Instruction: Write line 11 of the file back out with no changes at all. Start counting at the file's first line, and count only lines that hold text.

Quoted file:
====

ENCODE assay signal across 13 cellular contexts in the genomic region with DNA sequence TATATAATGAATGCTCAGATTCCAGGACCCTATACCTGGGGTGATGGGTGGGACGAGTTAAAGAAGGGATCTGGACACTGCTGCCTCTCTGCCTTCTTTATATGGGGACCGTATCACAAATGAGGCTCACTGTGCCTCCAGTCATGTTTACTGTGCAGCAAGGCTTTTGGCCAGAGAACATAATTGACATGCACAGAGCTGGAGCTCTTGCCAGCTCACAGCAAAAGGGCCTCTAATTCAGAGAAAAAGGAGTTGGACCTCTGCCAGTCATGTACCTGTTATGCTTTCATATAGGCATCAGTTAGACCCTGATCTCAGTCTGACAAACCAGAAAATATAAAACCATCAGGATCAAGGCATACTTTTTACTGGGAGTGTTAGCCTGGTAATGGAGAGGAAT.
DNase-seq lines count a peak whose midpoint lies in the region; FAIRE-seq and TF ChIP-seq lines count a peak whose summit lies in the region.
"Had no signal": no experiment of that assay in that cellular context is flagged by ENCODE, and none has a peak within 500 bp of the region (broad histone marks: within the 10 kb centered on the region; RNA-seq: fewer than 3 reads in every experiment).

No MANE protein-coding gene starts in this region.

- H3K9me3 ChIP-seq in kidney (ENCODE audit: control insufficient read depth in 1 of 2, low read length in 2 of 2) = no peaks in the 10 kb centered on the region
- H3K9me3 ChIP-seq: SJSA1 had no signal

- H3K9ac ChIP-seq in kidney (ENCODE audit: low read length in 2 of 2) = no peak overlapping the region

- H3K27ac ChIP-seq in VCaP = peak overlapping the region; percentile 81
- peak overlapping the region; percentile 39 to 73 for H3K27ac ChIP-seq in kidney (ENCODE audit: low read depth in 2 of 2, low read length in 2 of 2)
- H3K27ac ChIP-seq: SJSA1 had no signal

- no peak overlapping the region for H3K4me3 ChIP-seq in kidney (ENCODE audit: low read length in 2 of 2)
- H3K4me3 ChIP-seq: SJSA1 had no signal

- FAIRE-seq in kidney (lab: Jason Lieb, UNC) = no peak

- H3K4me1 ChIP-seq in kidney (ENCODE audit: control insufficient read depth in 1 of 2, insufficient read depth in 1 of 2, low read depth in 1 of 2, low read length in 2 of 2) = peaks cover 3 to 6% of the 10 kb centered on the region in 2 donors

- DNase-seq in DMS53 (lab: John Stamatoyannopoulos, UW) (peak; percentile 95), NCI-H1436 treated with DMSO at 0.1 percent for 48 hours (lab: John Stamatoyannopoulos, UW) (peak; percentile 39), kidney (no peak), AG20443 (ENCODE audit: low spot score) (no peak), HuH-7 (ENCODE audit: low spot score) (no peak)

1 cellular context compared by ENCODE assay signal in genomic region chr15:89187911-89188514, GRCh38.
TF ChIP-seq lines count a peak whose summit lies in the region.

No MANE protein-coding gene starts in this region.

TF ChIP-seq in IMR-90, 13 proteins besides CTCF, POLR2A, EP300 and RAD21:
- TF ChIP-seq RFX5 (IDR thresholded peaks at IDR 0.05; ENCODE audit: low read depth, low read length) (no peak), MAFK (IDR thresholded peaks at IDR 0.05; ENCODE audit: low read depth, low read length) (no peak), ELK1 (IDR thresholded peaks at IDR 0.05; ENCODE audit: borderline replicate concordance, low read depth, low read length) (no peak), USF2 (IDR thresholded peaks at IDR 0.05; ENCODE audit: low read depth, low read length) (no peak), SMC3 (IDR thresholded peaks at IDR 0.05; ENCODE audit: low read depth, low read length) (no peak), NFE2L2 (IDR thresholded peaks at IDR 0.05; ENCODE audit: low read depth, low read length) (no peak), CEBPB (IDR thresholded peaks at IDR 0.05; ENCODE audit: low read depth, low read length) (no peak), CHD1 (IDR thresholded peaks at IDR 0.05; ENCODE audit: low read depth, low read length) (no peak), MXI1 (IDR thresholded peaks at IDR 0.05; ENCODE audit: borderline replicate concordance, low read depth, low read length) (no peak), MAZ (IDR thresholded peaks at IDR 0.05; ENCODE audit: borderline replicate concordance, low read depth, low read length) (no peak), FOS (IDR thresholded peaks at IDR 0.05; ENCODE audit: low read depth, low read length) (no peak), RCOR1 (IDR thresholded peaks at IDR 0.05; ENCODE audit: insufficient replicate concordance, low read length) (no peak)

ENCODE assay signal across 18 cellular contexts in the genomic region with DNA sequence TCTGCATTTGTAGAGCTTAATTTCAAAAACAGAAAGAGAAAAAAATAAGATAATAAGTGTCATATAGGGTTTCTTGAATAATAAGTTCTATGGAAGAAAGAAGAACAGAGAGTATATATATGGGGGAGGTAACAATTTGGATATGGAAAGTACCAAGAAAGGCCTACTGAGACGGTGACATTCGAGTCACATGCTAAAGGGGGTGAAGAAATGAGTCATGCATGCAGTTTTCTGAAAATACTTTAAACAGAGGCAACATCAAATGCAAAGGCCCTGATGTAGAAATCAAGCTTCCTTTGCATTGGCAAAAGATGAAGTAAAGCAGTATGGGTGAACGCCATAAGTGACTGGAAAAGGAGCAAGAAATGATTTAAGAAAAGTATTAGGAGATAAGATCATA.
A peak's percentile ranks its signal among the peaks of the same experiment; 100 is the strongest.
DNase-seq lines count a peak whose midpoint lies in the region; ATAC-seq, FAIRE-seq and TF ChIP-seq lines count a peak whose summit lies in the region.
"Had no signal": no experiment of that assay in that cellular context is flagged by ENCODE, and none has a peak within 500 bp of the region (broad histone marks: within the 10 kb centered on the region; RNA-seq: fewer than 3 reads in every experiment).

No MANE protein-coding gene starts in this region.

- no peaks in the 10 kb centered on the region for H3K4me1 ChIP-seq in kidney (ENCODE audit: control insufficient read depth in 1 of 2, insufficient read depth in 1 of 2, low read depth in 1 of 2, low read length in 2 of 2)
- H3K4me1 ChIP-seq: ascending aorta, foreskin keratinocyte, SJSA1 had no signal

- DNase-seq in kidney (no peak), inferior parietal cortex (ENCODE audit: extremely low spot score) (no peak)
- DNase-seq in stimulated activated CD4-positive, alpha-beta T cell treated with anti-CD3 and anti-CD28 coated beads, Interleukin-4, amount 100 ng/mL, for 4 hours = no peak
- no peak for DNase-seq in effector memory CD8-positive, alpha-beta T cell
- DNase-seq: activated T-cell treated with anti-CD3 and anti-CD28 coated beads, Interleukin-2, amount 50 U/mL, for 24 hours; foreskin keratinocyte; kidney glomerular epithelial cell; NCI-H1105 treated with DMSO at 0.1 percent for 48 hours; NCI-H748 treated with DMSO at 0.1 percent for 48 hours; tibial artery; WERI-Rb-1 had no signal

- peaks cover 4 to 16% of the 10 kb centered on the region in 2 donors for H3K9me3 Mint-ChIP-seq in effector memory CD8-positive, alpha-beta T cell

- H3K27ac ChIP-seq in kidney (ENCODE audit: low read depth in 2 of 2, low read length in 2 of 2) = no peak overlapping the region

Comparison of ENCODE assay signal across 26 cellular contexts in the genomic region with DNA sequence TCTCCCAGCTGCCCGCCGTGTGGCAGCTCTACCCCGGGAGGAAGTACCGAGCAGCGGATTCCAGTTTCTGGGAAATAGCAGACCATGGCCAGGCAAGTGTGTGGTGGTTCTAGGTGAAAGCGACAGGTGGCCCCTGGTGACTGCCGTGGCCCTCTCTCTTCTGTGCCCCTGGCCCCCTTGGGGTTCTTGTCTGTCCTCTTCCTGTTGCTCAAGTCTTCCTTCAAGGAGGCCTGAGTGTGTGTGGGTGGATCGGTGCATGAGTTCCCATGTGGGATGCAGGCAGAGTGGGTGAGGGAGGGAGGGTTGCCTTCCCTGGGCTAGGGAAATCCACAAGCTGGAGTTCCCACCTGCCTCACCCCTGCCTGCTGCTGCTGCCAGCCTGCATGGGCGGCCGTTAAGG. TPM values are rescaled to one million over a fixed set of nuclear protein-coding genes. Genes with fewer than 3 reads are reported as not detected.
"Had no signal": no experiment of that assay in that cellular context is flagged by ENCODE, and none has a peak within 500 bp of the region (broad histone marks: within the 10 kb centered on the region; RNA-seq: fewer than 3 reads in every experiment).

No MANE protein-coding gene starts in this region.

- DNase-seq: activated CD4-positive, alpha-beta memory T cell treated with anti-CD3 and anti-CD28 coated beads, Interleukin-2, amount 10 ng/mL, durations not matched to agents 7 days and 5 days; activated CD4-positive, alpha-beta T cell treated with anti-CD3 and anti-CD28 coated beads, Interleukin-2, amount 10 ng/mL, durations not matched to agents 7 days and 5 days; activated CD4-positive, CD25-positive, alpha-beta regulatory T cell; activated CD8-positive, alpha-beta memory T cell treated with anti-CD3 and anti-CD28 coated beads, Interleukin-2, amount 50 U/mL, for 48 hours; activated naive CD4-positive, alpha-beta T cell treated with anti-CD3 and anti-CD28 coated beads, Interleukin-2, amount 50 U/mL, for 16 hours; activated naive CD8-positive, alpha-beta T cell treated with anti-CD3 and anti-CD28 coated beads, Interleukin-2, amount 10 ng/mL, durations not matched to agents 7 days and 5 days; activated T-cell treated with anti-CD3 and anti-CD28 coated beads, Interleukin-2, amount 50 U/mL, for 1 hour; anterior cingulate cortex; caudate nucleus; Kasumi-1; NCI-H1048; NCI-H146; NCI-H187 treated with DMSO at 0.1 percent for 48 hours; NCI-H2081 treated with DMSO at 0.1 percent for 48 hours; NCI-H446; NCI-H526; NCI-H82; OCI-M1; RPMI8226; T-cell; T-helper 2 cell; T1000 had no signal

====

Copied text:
- no peak overlapping the region for H3K4me3 ChIP-seq in kidney (ENCODE audit: low read length in 2 of 2)